A man meets with me. He is filled with shame, guilt, and despair. He has decades of living a secret life of sexual acting out. His earlier life of pornography and strip bars graduated to sex chat online, anonymous hook ups, and prostitutes. He confesses that I am the first person he has ever told his story to. Both of his marriages have been no more than a shell of superficial communication and infrequent, obligatory sex. He hardly knows his children. I explain to him the progression of addiction, the logic of how sex addiction grows out of a childhood of isolation and loneliness, the brain functioning of an addiction including the brain’s search for dopamine and endorphins to manage painful emotions. I describe the resources of recovery including the reduction of shame, partnership with others in recovery, reading to understand the mechanisms of addiction and the paths toward healing and wholeness, the journey of self-reflection and self-acceptance through workbooks and journaling, gaining strength from a Higher Power. He starts attending a psychotherapy group for sex addicts or 12-Step groups for sex addiction and he says to me, “Now I know that I am not alone.”
Two weeks ago I heard Gabor Maté present at a national sex addiction conference on the topic of addictions. Since then I’ve been reading his book, In the Realm of Hungry Ghosts, which is beautifully written and grows out of his work with drug-addicted people in the Downtown Eastside ghetto of Vancouver, British Columbia. Maté presents that it takes three conditions to develop an addiction: (1) a susceptible individual, (2) stress, and (3) a substance or behavior capable of being addictive. The susceptible individual, for any addiction, is the individual who is disconnected, feels unloved and unlovable. Maté describes the role of endorphins in creating the attachment bond between child and parent. When the child experiences a physical pain, say an earache, the child expresses distress and the attention of the parent produces endorphins in the child which comfort the child even before the effects of the Tylenol helps the earache. When that same child expresses an emotional distress the parent’s attentiveness produces the same bath of endorphins comforting the child. But what of children whose parents are not responsive to their emotional distress? That child will learn some type of self-comforting: to suck his thumb, rock herself, or to masturbate to self-soothe and get the endorphins flowing. This begins a life-long pattern of: emotional pain → wall-off from others → ignore the problem causing the pain → self-soothe. But the “sex addict in training” gets not only the comfort chemicals of endorphins and dopamine but also the fantasy of love and connection.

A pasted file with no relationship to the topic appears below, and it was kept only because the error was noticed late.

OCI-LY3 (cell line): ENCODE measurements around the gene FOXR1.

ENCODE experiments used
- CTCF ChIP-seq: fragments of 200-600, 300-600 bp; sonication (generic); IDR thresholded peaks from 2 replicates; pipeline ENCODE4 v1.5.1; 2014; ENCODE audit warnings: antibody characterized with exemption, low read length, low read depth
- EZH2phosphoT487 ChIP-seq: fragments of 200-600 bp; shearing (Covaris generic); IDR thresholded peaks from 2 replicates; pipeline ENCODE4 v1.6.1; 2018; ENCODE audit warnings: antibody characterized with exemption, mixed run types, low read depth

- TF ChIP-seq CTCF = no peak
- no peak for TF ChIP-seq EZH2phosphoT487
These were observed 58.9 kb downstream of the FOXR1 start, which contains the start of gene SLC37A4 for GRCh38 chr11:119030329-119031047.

Maté quotes one of his heroin-addicted patients describing her first use of heroin as like getting “a warm, soft hug.” She experienced the same flow of endorphins in her brain that a child gets when she is wrapped in the gentle arms of a parent. Sex addicts are after that same “warm, soft hug” whether it is in the form of pornography, a prostitute, or an online sex conversation. The key to recovery is creating authentic, accepting connection with others. This begins in a therapy session, at a 12-Step meeting, or in a therapy group of fellow addicts. A friend of mine once said, “My mind is a very dangerous place. I really shouldn’t go there alone.” The Apostle Paul captured this same sentiment when he wrote about the “parts of the body” all needing each other: “the eye cannot say to the ear, ‘I have no need of you.’” We all need each other. Each of us needs to know, “I am not alone.”